He allowed the plaintiff`s lawyer to have free rein over the entire proceeding, to ask entirely irrelevant questions for the sole purpose of harassing and bullying Justin Bieber. That`s totally improper. If I were his defense attorney, I would have vehemently actually objected to these irrelevant questions, I would have instructed my client Justin Bieber not to answer and I would have invited that attorney, that plaintiff`s lawyer, to go to court and explain to the judge why he feels that information about Selena Gomez and Usher is relative to his client`s case. This is a joke.
PINSKY: All right. Now, his lawyer --
ODUOLOWU: I`m so happy right now --
PINSKY: Another lawyer says, guys -- I know you guys are going to have a love fest after this instead of what you usually --
SEDAGHATFAR: I don`t know about all that.
PINSKY: But his attorney says it is all our fault. Our collective fault that Justin lashes out. Take a look.
(BEGIN VIDEO CLIP)
UNIDENTIFIED MALE: He`s virtually assaulted wherever he goes. Once they actually are highly successful, we do almost everything we can to destroy their lives. He has absolutely no privacy. He is harassed by photographers.
UNIDENTIFIED MALE: Justin! Justin!
UNIDENTIFIED MALE: This kid who did nothing except try to become a success in music has turned his life at times into a nightmare.
(END VIDEO CLIP)
PINSKY: Mike? Mike? You said it was crazy before we went out to that video. But I say that guy is onto something. It`s our fault.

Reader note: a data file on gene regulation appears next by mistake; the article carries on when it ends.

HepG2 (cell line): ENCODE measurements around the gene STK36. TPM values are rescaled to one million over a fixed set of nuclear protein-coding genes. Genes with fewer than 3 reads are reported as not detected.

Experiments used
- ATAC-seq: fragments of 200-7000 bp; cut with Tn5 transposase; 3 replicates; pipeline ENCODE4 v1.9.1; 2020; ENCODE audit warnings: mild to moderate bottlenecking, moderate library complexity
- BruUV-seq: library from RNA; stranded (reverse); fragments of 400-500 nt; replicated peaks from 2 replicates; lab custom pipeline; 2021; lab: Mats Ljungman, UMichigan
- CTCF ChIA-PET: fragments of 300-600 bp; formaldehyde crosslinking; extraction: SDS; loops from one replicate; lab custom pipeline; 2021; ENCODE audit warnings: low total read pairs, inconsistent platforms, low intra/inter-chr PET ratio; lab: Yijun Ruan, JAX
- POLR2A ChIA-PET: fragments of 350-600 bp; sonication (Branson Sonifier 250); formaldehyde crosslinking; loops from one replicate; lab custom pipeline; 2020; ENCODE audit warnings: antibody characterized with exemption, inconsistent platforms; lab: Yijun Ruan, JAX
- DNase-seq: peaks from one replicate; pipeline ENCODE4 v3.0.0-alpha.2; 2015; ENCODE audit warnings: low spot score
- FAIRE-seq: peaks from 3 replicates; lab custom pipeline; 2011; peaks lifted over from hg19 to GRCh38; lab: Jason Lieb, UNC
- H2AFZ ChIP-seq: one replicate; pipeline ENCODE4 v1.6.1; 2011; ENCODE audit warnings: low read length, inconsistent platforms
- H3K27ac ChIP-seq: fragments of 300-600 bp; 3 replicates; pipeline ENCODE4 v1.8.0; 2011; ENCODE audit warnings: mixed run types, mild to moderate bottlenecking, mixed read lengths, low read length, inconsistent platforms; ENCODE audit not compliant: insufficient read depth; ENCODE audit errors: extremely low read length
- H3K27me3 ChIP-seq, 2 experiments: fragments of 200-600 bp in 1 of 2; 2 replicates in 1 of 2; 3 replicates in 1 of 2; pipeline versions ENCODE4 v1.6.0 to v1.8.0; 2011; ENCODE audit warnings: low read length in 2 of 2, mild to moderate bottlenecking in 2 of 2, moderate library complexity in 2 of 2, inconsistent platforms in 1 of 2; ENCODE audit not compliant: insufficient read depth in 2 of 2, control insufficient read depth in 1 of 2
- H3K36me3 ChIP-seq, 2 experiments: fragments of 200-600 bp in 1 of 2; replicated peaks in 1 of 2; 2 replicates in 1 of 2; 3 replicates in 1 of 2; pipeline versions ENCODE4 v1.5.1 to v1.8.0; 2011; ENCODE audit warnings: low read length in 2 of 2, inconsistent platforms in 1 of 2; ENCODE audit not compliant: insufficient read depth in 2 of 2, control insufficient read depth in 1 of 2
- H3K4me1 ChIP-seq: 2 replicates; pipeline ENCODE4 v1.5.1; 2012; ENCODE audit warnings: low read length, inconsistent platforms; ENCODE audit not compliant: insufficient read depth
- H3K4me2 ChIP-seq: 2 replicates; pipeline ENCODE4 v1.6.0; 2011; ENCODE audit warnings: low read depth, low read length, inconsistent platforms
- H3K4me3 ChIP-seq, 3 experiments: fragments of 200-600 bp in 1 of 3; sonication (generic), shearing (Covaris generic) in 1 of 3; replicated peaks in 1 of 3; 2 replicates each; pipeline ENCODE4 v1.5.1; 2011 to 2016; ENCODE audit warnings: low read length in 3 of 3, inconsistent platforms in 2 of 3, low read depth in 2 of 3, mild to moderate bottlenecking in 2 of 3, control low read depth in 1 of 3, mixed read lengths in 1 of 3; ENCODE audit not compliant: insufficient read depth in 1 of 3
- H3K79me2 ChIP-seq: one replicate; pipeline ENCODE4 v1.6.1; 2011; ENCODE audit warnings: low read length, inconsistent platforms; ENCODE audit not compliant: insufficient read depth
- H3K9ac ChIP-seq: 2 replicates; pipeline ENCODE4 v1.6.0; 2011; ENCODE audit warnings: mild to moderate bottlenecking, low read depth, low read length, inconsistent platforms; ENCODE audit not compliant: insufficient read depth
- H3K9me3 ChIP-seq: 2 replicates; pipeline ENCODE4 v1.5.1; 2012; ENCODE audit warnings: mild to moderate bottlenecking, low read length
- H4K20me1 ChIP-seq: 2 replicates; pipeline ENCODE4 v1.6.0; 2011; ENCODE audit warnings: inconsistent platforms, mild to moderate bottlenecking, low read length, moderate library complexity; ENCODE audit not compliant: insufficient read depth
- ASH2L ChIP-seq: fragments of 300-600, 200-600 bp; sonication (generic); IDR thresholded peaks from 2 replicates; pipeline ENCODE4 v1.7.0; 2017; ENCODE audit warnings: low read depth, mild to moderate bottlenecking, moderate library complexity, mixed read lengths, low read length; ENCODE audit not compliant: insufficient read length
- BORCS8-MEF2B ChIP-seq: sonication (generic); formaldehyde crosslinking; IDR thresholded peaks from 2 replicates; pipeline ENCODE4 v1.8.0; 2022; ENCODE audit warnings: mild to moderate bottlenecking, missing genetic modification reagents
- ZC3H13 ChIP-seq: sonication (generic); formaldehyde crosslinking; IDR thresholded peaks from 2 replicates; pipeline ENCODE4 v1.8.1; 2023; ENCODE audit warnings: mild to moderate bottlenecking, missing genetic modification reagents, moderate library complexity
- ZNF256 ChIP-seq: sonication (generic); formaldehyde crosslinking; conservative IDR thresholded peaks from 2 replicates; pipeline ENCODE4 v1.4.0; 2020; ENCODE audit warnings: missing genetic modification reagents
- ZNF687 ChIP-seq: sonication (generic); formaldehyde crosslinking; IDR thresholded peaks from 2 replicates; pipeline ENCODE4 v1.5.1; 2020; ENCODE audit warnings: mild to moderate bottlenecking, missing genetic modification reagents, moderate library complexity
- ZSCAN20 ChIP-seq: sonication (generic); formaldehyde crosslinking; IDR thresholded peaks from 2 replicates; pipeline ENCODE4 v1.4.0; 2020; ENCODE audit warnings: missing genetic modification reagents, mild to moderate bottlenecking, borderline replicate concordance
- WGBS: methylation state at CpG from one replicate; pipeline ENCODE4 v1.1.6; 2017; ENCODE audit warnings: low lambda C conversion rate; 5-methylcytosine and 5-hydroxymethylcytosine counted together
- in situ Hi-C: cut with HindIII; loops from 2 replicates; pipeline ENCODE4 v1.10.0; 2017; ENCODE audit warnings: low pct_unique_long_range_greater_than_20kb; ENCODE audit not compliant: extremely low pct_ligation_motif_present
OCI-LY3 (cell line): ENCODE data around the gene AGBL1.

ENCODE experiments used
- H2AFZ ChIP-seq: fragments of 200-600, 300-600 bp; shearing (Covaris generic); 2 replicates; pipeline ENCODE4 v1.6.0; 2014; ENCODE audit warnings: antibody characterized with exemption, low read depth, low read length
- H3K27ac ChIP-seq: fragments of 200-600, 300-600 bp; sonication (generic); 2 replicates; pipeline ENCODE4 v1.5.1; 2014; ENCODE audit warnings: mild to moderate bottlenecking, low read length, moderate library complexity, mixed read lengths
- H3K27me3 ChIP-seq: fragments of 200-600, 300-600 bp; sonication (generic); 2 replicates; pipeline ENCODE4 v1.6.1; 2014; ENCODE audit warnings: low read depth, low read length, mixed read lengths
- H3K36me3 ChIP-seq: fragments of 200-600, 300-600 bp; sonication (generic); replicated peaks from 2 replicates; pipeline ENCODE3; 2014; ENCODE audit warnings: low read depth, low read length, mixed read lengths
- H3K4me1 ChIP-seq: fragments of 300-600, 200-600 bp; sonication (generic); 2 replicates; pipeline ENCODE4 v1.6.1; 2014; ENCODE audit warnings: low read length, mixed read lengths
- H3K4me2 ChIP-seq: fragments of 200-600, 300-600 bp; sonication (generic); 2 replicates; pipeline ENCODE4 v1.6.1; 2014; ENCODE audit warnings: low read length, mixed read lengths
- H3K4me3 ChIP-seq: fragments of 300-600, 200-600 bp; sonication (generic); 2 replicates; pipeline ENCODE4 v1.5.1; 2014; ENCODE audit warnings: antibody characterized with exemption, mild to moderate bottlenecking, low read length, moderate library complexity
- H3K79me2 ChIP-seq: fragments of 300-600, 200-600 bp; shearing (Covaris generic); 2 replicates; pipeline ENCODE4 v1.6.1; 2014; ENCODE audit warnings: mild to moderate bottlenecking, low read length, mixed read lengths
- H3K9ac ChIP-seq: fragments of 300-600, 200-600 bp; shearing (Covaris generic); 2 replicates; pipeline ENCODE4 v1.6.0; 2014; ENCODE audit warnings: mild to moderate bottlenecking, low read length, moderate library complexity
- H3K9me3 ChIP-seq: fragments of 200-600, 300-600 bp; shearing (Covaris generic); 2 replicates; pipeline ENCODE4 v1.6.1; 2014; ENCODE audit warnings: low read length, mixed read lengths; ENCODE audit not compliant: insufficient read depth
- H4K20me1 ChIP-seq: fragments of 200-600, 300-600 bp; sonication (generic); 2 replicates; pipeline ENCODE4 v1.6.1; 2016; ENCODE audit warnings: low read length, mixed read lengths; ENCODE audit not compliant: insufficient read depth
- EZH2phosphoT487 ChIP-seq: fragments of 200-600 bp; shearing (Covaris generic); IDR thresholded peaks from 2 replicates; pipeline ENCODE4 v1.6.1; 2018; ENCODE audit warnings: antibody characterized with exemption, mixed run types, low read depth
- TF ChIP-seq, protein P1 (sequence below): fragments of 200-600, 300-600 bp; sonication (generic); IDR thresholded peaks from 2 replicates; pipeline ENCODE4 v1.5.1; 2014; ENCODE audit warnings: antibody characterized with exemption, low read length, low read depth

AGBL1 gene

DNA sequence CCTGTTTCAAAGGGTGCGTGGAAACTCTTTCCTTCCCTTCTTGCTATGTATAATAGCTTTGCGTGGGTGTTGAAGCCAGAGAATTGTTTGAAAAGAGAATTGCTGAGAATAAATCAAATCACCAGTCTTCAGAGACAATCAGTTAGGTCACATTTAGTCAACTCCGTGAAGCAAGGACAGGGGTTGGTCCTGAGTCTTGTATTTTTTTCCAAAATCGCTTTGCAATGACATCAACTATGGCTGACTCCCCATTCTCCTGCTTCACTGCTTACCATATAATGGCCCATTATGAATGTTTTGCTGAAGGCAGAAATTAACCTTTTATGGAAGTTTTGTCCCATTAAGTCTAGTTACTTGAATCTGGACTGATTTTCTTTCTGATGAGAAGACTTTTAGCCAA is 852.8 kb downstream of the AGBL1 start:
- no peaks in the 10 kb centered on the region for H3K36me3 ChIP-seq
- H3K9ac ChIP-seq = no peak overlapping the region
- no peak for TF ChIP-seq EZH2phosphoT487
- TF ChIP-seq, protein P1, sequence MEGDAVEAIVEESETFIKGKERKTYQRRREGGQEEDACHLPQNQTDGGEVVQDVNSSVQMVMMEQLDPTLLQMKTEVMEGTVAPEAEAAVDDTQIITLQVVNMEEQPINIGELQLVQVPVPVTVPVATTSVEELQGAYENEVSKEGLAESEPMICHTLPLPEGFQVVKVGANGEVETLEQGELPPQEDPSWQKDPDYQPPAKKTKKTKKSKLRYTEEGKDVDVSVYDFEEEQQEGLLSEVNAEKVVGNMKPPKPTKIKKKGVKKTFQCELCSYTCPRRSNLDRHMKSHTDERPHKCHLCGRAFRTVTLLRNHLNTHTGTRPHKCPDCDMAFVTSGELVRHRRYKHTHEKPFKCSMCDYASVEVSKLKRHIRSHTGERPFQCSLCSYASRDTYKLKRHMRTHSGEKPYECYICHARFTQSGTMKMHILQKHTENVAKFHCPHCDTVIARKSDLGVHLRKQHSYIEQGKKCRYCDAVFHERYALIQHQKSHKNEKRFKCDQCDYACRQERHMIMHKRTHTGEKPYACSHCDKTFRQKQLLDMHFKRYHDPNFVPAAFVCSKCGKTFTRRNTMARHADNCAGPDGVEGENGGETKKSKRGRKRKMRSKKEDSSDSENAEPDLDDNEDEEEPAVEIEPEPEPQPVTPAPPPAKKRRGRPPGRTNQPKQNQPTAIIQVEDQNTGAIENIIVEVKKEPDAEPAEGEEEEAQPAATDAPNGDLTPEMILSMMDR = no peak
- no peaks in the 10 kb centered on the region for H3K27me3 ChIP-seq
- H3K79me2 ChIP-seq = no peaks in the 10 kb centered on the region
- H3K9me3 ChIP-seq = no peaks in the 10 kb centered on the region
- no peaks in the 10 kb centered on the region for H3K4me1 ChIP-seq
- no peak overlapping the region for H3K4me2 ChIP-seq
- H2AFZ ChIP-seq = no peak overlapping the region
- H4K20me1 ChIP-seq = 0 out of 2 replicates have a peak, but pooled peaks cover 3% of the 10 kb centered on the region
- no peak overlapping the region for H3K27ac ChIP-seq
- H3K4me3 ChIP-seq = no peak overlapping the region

MIKE CATHERWOOD, LOVELINE: He is onto something. He`s onto something in a sense. It`s not the American public`s fault, though. I think he`s just looking for someone to blame.
It`s the fault of the kind of environment that Justin Bieber has grown up in. During his most formative years as a young man, the most formative time in your life when you`re really starting to understand the world around you and where you stand, he was in this near surreal, actually a surreal existence.
I liken it to the fact that I was training the other day with a dummy, a submission dummy, and I was practicing these moves over and over again. It seemed so easy. I was pulling them off so well.
But as soon as I went against a live partner providing some resistance, I was shell shocked because I couldn`t apply any of the techniques I wanted to.
And Justin Bieber has essentially been going through lives in these formative years with no resistance. No defense. No way of getting his bearings on how the world should treat him.
PINSKY: Agree. Hang on.
CATHERWOOD: He`s now been exposed to the ultimate level of resistance.
PINSKY: You`re right. I got to the go to the phone right now. I have Mark Dicowden. He is the voice you actually heard questioning Justin Bieber. He`s the attorney for the photographer who is suing the pop star. We have him here, I believe, exclusively.
Mr. Dicowden, what did you make of the responses you were getting? I know I got Anahita with questions for you. She wonders why the defense attorney didn`t pull him out.
But what did you make of all that?
MARK DICOWDEN, ATTY. QUESTIONED BIEBER (via telephone): Dr. Drew, thank you for having me on the program. In regard of the questions of Selena Gomez, this goes straight to a similar incident of my client who was attacked by Bieber`s bodyguards after my client had taken a photograph of Bieber.
Back in 2012 while Justin Bieber was with Selena Gomez walking around, a photographer took a picture of both of them. Justin Bieber attacked this photographer, as is the norm. Just remember, there`s been appropriately 11 incidents of photographers and people who were physically attacked by Bieber and/or his bodyguards after they have taken pictures.